able story for many writers : it is not a very admirable story for Mr. Kipling. We expect better things now from the man who wrote The Man who would be King and Plain Tales from the Hills. Mr. Kipling is unkind, for he makes us fall in love with Maisie from the moment when her black hair first streams, windblown, across the boy's face, and now in his revised version he makes us hate her, which is human, perhaps, but disagreeable. In his first version of the book we were allowed to part from her in peace and in love, which was more likeable, and just as true to real life as the cynicism of the new form. When is Mr. Kipling going to give us the wonderful romance of Jellalludeen Macintosh, Mother Maturin ?

Par Emile

and Fortune

C. G. Leland.

Moore.

To anyone who is at all “aficionado " with the great brother- Gipsy Sorcer za hood of gipsydom all over the world Mr. Leland's new book will Telling. By be a large delight. Anyone who has steeped his spirit in the adven- (Fisher tures of Lavengro, who has ever tried to "rakker Romany" with a

Unwin.) Lee or a Cooper on a windy English heath, or striven to make acquaintance with the "crabbed Gitano," the assumed command of which earned Borrow so much respect in a Spanish prison, owes a deep debt of gratitude to Mr. Leland for all his fascinating books upon the gipsies and their ways. To this debt he has now added by his handsome volume on Gipsy Sorcery and Fortune Telling, a volume which will be the joy of every member of the Gipsy Lore Society, and of every would-be Romanichal who has ever tried to string six words of Romany together.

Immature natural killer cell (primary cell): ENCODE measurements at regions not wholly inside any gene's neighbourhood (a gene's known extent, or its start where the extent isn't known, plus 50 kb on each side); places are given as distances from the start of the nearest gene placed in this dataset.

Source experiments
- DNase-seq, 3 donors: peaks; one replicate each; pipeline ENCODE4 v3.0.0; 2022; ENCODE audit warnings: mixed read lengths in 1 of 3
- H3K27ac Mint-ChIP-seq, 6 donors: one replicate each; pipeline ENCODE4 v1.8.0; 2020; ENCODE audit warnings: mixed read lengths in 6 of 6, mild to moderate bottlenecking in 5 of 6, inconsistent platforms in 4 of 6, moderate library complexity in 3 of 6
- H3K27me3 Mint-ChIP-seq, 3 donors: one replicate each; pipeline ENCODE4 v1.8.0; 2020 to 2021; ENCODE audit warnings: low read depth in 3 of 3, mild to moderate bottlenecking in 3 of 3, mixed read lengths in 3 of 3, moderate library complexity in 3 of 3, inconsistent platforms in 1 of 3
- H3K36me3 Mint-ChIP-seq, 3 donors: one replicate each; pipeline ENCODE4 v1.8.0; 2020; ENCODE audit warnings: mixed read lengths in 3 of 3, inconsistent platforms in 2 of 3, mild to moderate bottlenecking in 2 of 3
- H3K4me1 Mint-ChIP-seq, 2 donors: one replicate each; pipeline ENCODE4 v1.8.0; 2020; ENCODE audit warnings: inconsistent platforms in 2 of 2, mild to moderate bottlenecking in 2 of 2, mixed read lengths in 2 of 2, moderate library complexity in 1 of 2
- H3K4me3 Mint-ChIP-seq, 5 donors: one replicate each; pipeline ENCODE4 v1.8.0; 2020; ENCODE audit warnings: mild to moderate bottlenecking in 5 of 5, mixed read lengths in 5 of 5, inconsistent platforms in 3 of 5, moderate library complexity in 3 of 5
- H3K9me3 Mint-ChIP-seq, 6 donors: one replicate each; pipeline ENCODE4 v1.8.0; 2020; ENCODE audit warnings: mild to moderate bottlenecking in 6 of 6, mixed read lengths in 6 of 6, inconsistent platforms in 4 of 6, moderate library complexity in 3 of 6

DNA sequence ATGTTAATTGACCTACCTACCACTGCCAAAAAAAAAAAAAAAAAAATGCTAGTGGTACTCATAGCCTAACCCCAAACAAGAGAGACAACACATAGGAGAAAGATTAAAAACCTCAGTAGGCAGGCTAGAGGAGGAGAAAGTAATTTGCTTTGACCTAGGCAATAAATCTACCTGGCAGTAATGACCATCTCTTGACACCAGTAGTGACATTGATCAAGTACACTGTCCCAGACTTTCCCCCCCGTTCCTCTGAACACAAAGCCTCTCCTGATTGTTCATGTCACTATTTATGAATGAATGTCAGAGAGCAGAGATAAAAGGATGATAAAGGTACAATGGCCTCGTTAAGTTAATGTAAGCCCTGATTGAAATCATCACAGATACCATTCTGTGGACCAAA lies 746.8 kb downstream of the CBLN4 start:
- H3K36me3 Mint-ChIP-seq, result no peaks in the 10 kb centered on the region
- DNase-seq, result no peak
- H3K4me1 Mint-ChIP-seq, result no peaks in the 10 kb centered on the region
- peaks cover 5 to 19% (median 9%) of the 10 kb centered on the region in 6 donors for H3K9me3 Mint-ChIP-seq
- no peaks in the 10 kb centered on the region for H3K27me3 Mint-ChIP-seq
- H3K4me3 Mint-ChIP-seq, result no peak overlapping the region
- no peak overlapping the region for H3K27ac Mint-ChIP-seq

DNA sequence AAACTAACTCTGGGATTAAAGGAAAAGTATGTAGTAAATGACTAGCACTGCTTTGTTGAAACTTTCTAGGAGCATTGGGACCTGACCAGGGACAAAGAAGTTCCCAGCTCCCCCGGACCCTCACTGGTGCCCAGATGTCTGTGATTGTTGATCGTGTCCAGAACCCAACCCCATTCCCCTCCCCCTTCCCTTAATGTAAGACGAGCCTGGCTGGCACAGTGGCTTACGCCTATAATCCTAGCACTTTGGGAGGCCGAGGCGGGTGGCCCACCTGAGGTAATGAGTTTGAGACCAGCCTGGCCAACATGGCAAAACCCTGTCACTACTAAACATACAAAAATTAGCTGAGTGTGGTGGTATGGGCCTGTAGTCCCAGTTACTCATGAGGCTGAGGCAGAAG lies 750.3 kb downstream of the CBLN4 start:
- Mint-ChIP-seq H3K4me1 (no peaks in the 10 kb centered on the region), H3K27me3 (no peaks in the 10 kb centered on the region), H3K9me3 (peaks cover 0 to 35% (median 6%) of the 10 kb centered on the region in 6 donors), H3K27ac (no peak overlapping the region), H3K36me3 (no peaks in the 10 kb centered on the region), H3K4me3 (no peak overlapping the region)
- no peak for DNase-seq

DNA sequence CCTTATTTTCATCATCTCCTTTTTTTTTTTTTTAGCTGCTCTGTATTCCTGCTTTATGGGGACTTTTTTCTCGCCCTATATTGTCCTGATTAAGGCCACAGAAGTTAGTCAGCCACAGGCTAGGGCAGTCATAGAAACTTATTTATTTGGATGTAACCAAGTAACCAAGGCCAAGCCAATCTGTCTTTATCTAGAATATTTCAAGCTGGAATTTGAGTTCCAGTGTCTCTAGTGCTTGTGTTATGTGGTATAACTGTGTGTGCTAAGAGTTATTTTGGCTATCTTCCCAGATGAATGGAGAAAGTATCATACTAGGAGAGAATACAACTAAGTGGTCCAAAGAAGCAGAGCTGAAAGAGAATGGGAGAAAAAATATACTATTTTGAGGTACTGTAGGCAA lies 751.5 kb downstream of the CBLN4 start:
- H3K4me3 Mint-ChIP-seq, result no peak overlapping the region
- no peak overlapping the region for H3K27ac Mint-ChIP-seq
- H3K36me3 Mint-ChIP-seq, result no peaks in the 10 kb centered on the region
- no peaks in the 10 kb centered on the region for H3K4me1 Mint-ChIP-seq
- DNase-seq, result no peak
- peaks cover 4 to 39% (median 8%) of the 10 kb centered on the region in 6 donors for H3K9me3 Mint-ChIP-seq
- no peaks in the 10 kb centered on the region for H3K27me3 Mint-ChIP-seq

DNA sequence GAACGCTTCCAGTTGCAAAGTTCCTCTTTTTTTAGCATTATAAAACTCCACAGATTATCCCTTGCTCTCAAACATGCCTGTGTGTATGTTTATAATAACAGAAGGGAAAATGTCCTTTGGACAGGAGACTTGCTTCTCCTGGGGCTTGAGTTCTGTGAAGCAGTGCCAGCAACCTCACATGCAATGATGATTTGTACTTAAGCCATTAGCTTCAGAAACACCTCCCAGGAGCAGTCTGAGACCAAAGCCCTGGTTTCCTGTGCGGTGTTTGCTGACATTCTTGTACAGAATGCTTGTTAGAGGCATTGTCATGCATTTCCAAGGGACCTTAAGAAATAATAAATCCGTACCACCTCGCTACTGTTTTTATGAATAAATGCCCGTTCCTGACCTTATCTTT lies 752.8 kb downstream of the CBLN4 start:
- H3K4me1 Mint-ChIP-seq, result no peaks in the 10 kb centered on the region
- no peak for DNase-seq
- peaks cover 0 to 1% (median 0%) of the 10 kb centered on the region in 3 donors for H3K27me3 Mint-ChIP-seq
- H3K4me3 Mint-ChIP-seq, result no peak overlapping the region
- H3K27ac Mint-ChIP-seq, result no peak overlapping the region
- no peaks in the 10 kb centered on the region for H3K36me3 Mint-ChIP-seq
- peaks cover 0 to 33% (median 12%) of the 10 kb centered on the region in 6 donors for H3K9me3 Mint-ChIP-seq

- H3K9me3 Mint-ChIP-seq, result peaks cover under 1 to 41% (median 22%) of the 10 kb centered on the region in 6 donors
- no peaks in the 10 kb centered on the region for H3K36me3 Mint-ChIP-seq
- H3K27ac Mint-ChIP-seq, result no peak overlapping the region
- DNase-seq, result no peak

I began with a volume of essays; I will end with a volume of essays, and a very curious volume of essays, the Impressions of Mr. Impressions

and Opinions. George Moore. Mr. Moore says his say at all times in a manner By George peculiarly his own; he is aggressive, dogmatic, interesting. In this (David Nutt.) particular instance he has said his say upon a number of exceedingly fascinating subjects. Balzac, Paul Verlaine, Ibsen, and the Théâtre Libre—here are four subjects which at once arouse the keenest interest. I wish much that space permitted me to say all that I should like to say about Mr. George Moore's volume. But space does not permit me, and I can only record, baldly enough, that I agree with much, and disagree with more, of what he has written on the four subjects which, of all the subjects on which he has touched, appeal most nearly to me. There was a time when I thought I knew my Balzac as well as he could be known, when I lived perpetually in the companionship of people of the Human Comedy, and schemed an exhaustive analysis of the whole fifty volumes. I should like to go over his study of Balzac point by point. As it is, there is only one point which I have to make. Either Mr. Moore's knowledge of French argột is curiously less than his knowledge of ordinary French, or he assumes, for some occult reason, a modest ignorance of slang when he says that he is puzzled by Balzac's description of the Chevalier de Valois, with his “patte d'oie charactéristique et les marches du palais." "Patte d'oie,says Mr. Moore, " I always understood to be